Sunday, 3 November 2013

Dollar Cost Averaging Works Best with Volatile Stocks/ Unit Trusts

I have 2 unit trusts in my Supplementary Retirement Scheme account. One is an equity unit trust (LionGlobal Infinity Global Stock Index Fund) while the other is a balanced unit trust (UOBAM Growth Path 2040). They are invested regularly on a monthly basis for the past 6 years. The relative performance of the 2 unit trusts since my first investment 6 years ago is shown in the chart below.

Relative Performance of Unit Trusts Since 1st Investment

From the chart, we can see that the performance of the balanced unit trust is more stable than that of the equity unit trust. During the Global Financial Crisis, it dropped to 60% of the initial investment price while the equity unit trust dropped even lower to around 45%. Subsequently, the balanced unit trust recovered to the 80% - 90% level and remained there for 3.5 years until February this year. In contrast, the equity unit trust recovered only to the 60% - 70% level during the same period and rising to the 80% - 90% level only recently. Throughout this period, the performance of the equity unit trust is worse that that of the balanced unit trust.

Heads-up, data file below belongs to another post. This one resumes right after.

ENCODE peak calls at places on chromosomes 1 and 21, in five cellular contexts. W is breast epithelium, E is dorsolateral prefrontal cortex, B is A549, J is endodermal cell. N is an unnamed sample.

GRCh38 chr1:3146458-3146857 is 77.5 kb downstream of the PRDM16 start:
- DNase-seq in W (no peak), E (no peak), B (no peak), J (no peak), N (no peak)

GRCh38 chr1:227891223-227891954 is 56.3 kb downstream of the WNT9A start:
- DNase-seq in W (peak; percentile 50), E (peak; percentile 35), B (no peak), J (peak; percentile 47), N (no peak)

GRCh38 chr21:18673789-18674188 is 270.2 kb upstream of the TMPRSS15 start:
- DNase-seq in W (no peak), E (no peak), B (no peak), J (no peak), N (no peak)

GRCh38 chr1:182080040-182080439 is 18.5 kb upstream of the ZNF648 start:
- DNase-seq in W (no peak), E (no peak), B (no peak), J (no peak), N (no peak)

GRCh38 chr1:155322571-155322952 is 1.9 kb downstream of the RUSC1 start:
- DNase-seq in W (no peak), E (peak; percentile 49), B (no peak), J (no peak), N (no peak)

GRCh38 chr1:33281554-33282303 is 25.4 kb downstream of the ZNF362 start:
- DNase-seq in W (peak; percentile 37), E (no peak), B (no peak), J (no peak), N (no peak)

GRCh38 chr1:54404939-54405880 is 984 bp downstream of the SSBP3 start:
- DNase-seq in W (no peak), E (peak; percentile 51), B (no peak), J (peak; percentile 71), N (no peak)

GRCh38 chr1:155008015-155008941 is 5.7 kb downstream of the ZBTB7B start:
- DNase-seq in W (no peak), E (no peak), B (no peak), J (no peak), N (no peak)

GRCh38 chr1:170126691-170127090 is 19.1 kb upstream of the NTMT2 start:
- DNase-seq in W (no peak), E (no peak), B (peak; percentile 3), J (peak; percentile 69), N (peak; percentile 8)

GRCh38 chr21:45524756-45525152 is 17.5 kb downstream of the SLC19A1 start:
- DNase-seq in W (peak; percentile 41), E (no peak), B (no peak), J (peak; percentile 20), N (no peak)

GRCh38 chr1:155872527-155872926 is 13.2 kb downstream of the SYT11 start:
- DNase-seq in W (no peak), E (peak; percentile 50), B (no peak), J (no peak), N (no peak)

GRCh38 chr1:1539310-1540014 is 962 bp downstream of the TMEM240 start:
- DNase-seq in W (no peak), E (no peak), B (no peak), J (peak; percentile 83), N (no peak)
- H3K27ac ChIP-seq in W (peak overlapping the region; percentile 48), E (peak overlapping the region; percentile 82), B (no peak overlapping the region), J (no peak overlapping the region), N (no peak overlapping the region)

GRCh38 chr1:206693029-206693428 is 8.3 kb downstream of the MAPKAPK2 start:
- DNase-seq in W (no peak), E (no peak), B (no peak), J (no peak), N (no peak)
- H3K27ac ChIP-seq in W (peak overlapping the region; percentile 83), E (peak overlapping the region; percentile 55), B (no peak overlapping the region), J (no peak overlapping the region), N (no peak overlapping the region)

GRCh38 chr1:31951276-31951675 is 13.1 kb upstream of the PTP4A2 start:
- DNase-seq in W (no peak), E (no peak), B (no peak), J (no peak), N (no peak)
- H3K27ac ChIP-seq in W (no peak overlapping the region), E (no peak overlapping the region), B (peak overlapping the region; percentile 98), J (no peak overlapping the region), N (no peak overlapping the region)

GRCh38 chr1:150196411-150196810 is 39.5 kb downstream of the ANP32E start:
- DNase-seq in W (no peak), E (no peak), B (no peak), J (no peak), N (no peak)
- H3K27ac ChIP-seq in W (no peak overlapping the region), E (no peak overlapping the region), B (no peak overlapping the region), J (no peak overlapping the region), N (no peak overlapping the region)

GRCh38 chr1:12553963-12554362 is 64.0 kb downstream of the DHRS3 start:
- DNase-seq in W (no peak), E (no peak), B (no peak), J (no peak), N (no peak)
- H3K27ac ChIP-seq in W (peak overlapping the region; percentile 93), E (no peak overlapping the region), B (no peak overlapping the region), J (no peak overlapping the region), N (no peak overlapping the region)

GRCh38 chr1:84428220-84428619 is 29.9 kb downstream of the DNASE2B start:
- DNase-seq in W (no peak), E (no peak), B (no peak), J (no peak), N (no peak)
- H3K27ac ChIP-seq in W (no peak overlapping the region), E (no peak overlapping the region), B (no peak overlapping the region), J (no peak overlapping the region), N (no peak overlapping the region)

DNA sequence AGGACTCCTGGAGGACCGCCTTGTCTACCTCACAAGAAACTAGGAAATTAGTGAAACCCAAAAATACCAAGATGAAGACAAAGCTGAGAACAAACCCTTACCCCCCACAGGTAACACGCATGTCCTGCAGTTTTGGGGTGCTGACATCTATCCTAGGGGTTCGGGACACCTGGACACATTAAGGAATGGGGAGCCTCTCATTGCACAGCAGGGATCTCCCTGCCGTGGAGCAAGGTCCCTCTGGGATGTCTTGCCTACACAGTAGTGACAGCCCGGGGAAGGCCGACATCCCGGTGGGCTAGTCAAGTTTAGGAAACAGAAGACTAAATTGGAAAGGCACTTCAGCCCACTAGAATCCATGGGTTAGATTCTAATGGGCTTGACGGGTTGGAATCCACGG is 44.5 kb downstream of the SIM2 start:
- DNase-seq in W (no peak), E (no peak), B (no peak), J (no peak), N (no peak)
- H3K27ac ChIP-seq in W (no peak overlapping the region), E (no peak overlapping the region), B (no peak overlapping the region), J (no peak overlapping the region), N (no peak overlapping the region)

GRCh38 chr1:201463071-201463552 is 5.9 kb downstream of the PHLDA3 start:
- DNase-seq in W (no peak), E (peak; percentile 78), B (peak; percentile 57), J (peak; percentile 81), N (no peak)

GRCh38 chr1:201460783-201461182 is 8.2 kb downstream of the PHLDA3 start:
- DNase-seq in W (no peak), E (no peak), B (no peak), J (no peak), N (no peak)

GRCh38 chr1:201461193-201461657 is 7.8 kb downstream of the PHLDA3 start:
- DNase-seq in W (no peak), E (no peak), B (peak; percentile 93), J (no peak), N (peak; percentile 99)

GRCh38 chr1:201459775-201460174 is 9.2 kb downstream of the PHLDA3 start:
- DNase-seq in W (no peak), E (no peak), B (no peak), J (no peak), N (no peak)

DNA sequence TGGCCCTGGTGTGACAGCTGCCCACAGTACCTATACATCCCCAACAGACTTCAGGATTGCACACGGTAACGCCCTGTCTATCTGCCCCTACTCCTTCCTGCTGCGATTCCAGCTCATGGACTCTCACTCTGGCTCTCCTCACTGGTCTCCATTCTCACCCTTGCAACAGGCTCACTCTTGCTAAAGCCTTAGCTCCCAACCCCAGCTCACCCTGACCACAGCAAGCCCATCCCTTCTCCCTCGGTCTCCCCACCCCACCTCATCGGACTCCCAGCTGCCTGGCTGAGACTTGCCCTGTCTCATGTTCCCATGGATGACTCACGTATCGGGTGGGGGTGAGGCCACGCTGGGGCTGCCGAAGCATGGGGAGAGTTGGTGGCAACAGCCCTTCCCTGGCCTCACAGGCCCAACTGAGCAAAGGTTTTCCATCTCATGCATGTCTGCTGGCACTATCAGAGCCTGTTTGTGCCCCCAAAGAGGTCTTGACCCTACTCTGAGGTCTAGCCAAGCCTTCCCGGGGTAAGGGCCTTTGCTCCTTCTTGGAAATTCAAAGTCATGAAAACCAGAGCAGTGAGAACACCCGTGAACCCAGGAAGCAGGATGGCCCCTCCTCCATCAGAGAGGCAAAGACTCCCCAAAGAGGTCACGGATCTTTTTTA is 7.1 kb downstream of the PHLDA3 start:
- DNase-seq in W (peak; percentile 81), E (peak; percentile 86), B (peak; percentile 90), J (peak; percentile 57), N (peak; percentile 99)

Yet, guess which of the unit trusts performed better in my portfolio? Surprising, it is the more volatile equity unit trust that performed better. It has returned 26% over the 6-year period compared to only 8% for the balanced unit trust.

The main reason for the better portfolio performance of the equity unit trust is because through regular monthly investment, the plan performs Dollar Cost Averaging (DCA). DCA buys more units when the price is lower and less when the price is higher. Since the equity unit trust has dropped more than the balanced unit trust, more units were accumulated. Hence, when the price recovers, the equity unit trust performs better, even though its price is consistently lower than that of the balanced unit trust throughout this period.

To conclude, Dollar Cost Averaging performs better with volatile stocks/ unit trusts than more stable ones.


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